I was at work and it came out of nowhere. I was lightheaded, sweaty all of a sudden, and it felt like my chest was pounding. I immediately went to the emergency room. I found out my blood pressure was through the roof! I was shocked. This had never happened to me before. I thought I as having a heart attack!

Lucky for me, I was NOT having a heart attack and my blood pressure went back down within a couple hours. It was one of the scariest situations of my entire life though and I made sure to follow up with my doctor. But my doctor couldn’t find anything wrong!

I kept having short episodes like that every few months for the next couple years, so something clearly wasn’t right. But the episodes wouldn’t last long enough for my doctor to find out what the problem was! I was always fine at all of my follow up appointments, so I was in fairly good health as far as he was concerned. He didn’t want to prescribe me any medications without knowing for sure they were necessary. He told me to just stay active, exercise regularly, and watch my diet.

When I heard about OmniPGx, I asked my doctor about it. Since it was a harmless procedure (just a cheek swab) and would give him valuable information, he was open to trying it. He then found out that I have a hereditary risk for thrombosis!

He still told me to make sure I get exercise and eat healthy, but he also recommended some compression stockings, which I now wear regularly. He says there isn’t necessarily a connection between the hereditary risk of thrombosis and the episodes of high blood pressure, but he said it’s possible, and I’m convinced. I haven’t had a single episode of high blood pressure since. At the very least, I think finding out about the risk helped motivate me to really commit to my exercise routine, which certainly helped. I truly believe OmniPGx improved my health.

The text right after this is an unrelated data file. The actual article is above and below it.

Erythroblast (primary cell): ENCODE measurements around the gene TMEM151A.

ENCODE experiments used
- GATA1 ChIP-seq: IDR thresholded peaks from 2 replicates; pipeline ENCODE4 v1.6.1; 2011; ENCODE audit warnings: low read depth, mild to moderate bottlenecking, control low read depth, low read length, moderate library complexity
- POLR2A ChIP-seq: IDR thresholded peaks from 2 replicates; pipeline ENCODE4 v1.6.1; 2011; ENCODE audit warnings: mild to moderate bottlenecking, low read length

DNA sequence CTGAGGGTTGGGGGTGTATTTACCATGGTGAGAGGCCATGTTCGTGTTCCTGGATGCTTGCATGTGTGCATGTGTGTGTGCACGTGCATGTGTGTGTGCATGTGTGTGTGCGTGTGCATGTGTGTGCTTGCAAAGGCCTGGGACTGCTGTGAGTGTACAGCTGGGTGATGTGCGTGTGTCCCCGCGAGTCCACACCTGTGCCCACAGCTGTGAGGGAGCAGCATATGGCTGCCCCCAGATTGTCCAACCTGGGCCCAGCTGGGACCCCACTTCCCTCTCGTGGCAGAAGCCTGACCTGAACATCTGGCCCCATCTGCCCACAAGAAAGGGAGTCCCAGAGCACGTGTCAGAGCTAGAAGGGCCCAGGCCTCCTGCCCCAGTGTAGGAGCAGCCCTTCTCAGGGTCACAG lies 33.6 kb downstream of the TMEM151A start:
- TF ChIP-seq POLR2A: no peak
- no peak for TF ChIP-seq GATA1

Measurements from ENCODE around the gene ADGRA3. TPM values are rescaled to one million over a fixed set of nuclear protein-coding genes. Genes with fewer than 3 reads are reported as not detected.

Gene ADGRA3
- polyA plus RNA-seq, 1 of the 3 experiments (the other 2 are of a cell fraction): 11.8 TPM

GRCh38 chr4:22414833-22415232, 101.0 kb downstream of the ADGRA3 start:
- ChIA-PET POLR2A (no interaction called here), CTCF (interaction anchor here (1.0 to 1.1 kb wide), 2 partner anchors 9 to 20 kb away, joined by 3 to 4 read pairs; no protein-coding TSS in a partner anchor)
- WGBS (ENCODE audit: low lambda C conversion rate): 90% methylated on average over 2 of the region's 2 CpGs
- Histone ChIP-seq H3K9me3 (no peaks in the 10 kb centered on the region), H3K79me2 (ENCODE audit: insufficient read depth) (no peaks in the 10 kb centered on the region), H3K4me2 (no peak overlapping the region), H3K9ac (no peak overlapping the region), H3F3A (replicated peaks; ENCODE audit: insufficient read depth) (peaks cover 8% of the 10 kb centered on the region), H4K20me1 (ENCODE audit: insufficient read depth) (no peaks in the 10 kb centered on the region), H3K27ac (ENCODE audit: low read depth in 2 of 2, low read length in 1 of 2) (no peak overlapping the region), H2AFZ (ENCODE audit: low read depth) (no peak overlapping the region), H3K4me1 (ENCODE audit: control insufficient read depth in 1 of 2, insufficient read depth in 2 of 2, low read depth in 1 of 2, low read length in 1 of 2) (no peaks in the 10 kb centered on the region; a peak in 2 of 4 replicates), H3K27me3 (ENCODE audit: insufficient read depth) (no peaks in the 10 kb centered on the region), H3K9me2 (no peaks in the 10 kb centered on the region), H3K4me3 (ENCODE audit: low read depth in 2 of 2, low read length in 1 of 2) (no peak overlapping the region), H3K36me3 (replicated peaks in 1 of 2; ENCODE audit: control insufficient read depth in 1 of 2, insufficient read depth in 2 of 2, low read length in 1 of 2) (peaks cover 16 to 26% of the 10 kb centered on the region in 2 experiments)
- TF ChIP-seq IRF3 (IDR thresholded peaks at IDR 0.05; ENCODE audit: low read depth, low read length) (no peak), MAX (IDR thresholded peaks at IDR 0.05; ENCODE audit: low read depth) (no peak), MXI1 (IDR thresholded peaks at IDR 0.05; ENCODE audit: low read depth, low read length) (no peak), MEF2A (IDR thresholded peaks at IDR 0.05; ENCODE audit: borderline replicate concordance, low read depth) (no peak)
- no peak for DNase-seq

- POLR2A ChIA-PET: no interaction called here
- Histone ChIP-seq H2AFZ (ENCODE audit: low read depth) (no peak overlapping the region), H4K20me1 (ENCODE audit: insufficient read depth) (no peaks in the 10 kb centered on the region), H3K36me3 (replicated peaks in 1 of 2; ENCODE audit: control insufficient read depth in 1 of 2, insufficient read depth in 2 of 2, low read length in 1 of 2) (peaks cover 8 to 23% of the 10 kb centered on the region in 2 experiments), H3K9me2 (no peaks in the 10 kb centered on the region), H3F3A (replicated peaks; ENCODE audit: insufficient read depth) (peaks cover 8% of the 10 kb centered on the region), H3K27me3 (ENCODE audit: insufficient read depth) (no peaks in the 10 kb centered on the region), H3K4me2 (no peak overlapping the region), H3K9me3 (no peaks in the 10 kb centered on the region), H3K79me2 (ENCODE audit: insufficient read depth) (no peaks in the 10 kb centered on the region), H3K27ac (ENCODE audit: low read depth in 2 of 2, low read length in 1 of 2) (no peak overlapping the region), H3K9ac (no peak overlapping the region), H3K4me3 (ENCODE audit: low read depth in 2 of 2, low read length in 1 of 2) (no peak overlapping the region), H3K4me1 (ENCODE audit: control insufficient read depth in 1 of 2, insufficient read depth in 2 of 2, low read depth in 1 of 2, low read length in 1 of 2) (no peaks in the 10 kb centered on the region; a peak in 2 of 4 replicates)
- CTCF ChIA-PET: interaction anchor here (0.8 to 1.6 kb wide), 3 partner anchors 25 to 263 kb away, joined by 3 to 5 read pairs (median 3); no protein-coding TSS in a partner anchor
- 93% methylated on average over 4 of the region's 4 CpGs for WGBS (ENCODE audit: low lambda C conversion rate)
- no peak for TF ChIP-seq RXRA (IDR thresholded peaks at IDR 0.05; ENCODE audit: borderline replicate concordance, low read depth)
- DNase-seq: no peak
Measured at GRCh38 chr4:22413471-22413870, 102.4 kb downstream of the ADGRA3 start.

Here’s What Other Doctors Have Said About Pharmacogenomics...

Russ Atman, MD, PhD Stanford Medicine

“If we can bring pharmacogenomics to the frontlines of medicine, I think we have a better chance of managing health instead of managing disease.”

Pharmacogenomics—which, very simply stated—is the genetic influence on your drug response. What we envision in the future—and what we’re doing now—so, the future is now—is measure your genetics for the genetics we know impact drugs in specific ways and then figure out if drugs are likely to work for you or not work or should be as expected.